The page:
All staff play an important role in contributing to a positive workplace culture by working in a professional and productive manner. When issues arise, policies and guidance are available to help staff through appropriate resolutions.

NSW Health has a policy framework for managing complaints, depending on the nature and circumstances of the matter. More than one policy may apply to a particular complaint and all complaints are required to be managed in accordance with the relevant legislation and Policy Directive.

Last updated: 29 September 2023

Effective complaint handling is underpinned by the following principles:

  • Respectful treatment
  • Information and accessibility
  • Good communication
  • Taking ownership
  • Timeliness
  • Transparency

Managers have a responsibility to create a positive culture within their teams, and to identify, respond to and promptly address issues when they arise.

Staff are encouraged to raise any concerns with their manager where it is practical to do so, or through key personnel within their organisation, such as through human resources, internal audit, or executive management.

Policy directives

The following NSW Health Policy Directives outline the minimum standards in making and responding to concerns raised by NSW Health staff, in particular areas and contexts.

Workplace grievances

A workplace grievance means a problem, concern, issue or incident raised by a staff member who believes he / she is the subject of unreasonable treatment from the organisation or another person(s) in the workplace.

For workplace grievances between staff members, the NSW Health Policy Directive Resolving Workplace Grievances (PD2016_046) should be followed.

Workplace bullying

For bullying allegations, the NSW Health Policy Directive Prevention and Management of Bullying (PD2021_030) must be followed in conjunction with the Managing Misconduct Policy Directive.

For complaints about bullying and unacceptable behaviour arising from the junior medical workforce, the NSW Health Policy Directive Prevention and Management of unacceptable workplace behaviours – JMO module (PD2021_031) should be consulted.

Complaints or concerns about a clinician

In relation to a complaint or concerns about a clinician, the NSW Health Policy Directive Managing complaint or concern about a clinician (PD2018_032) must be followed.

This Policy applies to the management of serious complaints or concerns about a specific clinician or clinicians that indicate a potential risk to patient safety and, if found to be substantiated, could result in disciplinary and/or remedial action and/or a notification to the Australian Health Practitioner Regulation Agency (AHPRA) and/or to the relevant NSW Health Professional Council.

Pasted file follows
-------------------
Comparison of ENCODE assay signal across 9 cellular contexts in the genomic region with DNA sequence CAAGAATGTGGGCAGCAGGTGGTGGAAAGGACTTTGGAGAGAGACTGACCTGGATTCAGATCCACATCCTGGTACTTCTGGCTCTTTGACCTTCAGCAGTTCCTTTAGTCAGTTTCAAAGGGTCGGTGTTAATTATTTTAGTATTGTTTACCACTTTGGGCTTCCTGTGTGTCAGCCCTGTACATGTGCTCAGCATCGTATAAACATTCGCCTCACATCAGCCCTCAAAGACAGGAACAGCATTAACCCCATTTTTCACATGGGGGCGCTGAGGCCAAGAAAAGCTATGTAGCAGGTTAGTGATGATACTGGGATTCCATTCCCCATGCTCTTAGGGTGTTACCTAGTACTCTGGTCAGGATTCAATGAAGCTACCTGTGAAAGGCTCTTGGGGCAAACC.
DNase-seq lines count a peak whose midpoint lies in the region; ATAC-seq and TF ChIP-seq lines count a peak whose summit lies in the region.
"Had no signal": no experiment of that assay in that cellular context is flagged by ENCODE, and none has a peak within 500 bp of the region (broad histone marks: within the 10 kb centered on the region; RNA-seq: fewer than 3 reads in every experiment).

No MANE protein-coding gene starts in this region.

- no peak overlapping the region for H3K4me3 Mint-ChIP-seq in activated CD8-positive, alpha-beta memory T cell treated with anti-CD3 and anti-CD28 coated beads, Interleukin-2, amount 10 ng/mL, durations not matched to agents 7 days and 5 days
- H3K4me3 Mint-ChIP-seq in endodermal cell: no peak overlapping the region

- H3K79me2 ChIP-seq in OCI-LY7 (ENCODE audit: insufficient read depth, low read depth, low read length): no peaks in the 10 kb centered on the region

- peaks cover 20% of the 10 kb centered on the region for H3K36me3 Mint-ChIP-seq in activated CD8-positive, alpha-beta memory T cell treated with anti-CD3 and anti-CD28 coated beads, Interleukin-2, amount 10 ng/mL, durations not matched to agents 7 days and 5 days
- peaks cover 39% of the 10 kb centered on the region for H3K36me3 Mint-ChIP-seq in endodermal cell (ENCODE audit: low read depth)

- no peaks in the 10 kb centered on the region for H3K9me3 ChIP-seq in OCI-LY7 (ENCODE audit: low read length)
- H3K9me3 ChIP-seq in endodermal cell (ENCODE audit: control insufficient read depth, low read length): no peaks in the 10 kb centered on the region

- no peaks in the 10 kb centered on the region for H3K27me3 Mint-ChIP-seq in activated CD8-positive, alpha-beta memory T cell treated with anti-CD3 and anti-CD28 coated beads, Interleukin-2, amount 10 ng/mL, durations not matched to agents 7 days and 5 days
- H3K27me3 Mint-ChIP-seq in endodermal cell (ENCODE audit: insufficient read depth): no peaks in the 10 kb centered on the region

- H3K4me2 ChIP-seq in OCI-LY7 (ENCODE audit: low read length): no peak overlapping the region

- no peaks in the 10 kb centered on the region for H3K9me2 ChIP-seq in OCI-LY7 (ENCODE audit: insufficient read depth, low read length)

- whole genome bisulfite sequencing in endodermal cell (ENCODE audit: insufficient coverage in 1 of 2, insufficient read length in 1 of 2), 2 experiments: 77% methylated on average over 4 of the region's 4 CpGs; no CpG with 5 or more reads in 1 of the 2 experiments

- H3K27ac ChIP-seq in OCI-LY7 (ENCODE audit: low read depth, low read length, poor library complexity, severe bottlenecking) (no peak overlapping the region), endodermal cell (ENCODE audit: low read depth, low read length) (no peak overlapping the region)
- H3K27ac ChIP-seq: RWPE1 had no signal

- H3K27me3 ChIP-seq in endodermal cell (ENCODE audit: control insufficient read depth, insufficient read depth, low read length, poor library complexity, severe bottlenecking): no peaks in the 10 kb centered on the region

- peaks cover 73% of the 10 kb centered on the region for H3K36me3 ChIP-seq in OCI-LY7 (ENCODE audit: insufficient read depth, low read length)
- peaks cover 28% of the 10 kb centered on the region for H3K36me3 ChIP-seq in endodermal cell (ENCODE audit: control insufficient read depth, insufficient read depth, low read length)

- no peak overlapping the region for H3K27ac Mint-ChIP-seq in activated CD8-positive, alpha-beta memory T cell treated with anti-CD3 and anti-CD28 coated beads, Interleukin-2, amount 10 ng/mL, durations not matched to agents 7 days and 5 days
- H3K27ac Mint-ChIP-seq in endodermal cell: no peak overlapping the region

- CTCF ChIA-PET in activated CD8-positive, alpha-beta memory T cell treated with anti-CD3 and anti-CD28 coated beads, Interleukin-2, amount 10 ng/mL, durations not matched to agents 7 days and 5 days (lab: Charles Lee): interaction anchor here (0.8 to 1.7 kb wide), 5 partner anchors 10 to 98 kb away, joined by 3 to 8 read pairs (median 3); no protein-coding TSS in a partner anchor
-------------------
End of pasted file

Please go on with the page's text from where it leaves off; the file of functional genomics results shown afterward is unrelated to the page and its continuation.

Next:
This includes complaints and concerns involving alleged or suspected serious performance-related issues.

Alleged abuse of an older person

For complaints involving alleged abuse of an older person, the NSW Health Policy Directive Identifying and responding to abuse of older people (PD2020_001) may apply.

Corporate and clinical incidents

For corporate or clinical incidents, the NSW Health Policy Directive Incident Management (PD2020_047) must be followed – including where the organisation becomes aware of the incident as a result of a complaint.

For incidents involving patients (including where a complaint provides information indicating that an incident has occurred), the NSW Health Policy Directive Open Disclosure (PD2014_028) must be followed.

Misconduct by a staff member

For managing a complaint involving alleged misconduct by a staff member, the NSW Health Policy Directive Managing Misconduct (PD2018_031) must be followed, including:

This includes making a report to the Child Protection Helpline where there are concerns that a child or young person or a class of children is at risk of significant harm.

Research misconduct

Where a complaint alleges misconduct relating to research, the NSW Health Guideline Research Governance in NSW Public Health Organisations (GL2011_001) should be consulted.

Complaints about a recruitment process within NSW Health

For complaints about a recruitment process within NSW Health, the NSW Health Policy Directive Recruitment and selection of staff to the NSW Health Service ( PD2017_040) applies.

Serious wrongdoing by public officials 

For complaints about serious wrongdoing by public officials the NSW Health Policy Directive Public Interest Disclosures(PD2023_026) may apply.

Where a complaint indicates that corrupt conduct has, or may have occurred, the NSW Health Policy Directive Reporting corrupt conduct to ICAC (PD2016_029) must be followed.

Privacy concerns

For complaints about privacy issues, the NSW Health Guideline NSW Health Privacy Internal Review Guidelines (GL2019_015) and the Privacy Manual for Health Information must be followed.

Additional support

NSW Ministry of Health

In certain circumstances, it may be appropriate for staff members to contact the Ministry of Health if they are unable to raise concerns locally, or have already escalated concerns through local channels and there has been no outcome.

The Ministry will conduct an initial assessment of the matter and, depending on the nature of the concern, clarity of information provided and the complexity of the matter, may: